After images began to leak earlier in the day, adidas pushed up its official reveal of the 2014 NBA All-Star jerseys with high-resolution, detailed photos of what the uniforms will look like.
From the official release:
“Designed by adidas, the uniforms are inspired by New Orleans’ rich and unique culture, featuring vibrant Mardi Gras colors and shiny brass and silver accents on a short-sleeved silhouette. The NBA All-Star logo appears on the chest of the blue “East” and red “West” jerseys in the shape of the fleur-de-lis, the official symbol of Louisiana, with a purple “W” or green “E” cut out to identify the conference of each player.”
“Each year, we look forward to developing a unique on-court look for the players that pays homage to the host city and adds to the excitement of this highly anticipated game,” said Chris Grancio, adidas head of global basketball sports marketing. “This year’s All-Star collection reflects New Orleans’ festive musical history while also providing the premium performance elements that NBA athletes have grown accustomed to.”
“The All-Stars will take to the court in black, white and gray varsity-style warm-ups featuring conference logo patches. Each player’s jacket will be customized to represent individual career accomplishments such as NBA All-Star Game appearances and NBA All-Star MVP awards, NBA Championships, regular season accolades and scoring titles. Players will also wear shooting shirts that feature a colorful primal print.”
Yes, we know they have sleeves. But if you don’t like them, just know you’re part of a (very) vocal minority, because the sales adidas is seeing with the sleeved alternate uniforms have exceeded the company’s expectations — meaning, they’re not going away anytime soon.
We’ll have more on this, but for now, check out the gallery below of what we’ll be seeing the game’s biggest stars wearing during the midseason exhibition on Feb. 16 in New Orleans.
LeBron James was dominant — the clear best player on the planet — when the Cleveland Cavaliers needed him most. That’s the reason Cleveland got its first major sports title in 52 years.
It’s the dead part of the NBA season — training camps don’t even open for a month — so why not enjoy a look back at LeBron’s amazing run to a legacy-defining NBA ring. Like you don’t have 15 minutes for this. What are you going to do, watch more preseason football?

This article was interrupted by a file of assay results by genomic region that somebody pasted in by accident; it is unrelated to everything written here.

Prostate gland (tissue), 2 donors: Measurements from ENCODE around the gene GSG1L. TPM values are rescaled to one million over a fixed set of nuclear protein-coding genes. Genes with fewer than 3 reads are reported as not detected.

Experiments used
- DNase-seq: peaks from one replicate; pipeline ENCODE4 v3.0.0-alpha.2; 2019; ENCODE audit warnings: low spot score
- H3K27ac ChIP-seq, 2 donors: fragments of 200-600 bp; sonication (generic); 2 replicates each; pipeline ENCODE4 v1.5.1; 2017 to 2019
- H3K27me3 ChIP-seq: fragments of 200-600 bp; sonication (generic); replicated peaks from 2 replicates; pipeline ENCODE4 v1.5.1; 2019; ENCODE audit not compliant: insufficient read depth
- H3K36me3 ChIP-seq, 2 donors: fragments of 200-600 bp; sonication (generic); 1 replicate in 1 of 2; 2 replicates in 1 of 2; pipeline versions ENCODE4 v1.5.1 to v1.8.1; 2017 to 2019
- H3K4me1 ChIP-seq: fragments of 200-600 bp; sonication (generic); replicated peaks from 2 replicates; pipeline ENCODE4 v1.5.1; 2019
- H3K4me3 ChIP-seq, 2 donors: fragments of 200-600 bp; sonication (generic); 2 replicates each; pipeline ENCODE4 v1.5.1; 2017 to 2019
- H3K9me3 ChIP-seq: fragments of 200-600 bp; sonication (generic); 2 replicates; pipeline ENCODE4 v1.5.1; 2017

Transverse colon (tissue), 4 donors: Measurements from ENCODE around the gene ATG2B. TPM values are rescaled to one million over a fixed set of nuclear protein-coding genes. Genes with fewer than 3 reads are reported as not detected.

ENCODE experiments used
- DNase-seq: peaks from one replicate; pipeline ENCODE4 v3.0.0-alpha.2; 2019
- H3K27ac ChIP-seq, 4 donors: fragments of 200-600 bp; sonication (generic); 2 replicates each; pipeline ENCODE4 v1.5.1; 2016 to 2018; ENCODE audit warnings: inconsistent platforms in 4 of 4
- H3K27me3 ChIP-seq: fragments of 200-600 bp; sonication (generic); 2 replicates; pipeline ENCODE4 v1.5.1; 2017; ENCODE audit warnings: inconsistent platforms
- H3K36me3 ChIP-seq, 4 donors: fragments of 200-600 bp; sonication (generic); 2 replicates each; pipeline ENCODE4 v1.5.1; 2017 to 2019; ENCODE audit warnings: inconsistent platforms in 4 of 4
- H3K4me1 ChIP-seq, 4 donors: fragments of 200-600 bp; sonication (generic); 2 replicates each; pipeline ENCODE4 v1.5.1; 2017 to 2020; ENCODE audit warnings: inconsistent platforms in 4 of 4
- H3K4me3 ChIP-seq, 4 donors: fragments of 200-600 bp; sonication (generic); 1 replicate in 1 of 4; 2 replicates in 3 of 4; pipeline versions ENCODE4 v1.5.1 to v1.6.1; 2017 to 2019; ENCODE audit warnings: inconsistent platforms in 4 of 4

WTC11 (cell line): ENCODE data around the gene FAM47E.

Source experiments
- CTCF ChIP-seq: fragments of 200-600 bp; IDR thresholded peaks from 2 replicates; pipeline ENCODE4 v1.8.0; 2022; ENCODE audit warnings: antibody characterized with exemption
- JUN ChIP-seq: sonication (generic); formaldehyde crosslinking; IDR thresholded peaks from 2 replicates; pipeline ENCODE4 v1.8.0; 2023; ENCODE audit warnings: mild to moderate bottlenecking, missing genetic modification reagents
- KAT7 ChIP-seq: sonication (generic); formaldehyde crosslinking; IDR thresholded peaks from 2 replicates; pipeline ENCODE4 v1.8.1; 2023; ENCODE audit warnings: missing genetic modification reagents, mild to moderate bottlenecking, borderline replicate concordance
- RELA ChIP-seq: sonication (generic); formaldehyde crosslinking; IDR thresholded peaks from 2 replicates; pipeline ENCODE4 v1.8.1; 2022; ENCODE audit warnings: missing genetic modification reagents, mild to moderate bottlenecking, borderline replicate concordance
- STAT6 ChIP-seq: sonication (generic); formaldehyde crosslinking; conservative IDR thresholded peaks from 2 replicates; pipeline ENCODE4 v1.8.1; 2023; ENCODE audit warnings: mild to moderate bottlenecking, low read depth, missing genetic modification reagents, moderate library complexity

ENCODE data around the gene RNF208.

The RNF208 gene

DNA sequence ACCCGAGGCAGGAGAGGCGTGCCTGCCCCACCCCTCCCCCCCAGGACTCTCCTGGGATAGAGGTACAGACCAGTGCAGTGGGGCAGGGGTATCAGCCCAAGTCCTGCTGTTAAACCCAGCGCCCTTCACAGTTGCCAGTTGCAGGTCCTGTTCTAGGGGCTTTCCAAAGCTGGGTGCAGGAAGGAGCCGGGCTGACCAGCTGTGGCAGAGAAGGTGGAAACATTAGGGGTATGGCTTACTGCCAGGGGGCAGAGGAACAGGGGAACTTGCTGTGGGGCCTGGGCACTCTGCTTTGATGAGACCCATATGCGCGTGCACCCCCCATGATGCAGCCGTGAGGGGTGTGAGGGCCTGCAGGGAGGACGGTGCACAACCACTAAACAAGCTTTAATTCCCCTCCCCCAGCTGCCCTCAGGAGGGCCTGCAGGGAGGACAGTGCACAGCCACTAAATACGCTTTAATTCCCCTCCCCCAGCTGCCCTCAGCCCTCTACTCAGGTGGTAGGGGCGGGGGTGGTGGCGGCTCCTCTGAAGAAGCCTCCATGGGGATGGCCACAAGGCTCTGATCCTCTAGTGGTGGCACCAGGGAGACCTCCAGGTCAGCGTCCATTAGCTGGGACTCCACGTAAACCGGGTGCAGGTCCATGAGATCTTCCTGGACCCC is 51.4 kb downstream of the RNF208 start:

It’s a summer tradition — tall NBA players swatting away the shots of young kids at camps/clinics.
Philadelphia’s Joel Embiid has yet to step on an NBA court — this fall, finally? — but he is part of the youth tradition now, destroying this young man at the Sixers Beach Bash event Saturday.
This summer Embiid has arm wrestled Justin Bieber and looked good working out in an empty gym, and to add to that list here is Embiid overpowering an average guy at Beach Bash then throwing it down. The man at least provided a little more resistance than a chair.
Despite the Warriors’ loss in the Finals, it’s been a good summer for Harrison Barnes. He signed a four-year, $94 million deal in Dallas and won a gold medal with Team USA at the Olympics in Rio de Janeiro. And maybe best of all, he got engaged on Saturday night, as he revealed on Twitter:
Congrats to Barnes and his new fiancée.
Shortly after winning a title with the Cleveland Cavaliers, veteran guard Mo Williams picked up his $2.2 million option for next season, choosing to take the guaranteed money on the table for him rather than test free agency at age 33. But he might not be with the Cavs this season — the Cleveland Plain Dealer‘s Joe Vardon reports that Williams is considering retiring from playing due to lingering knee problems, and the Cavaliers could waive him under the stretch provision in the coming days.
Williams, 33, a 13-year veteran and former All-Star who played a supporting role in the Cavs’ 2016 NBA championship, is strongly considering retirement, multiple sources told cleveland.com.
From Williams’ side of this, he battled a left-knee issue for most of last season while playing in just 41 regular-season games, as his playing time dwindled once Irving returned from knee surgery and the coaching staff chose to stick with Matthew Dellavedova as Irving’s backup.
Sources said his balky knee, desire to coach — especially younger players and children — and the obvious chance to go out as a champion are weighing heavily upon him.
Vardon reports that the Cavs are considering stretching him before the August 31 deadline, but are holding off for now because they want to leave open the possibility of a trade with another team to take on his salary. Either way, it looks as though Williams is done after 13 seasons in the NBA.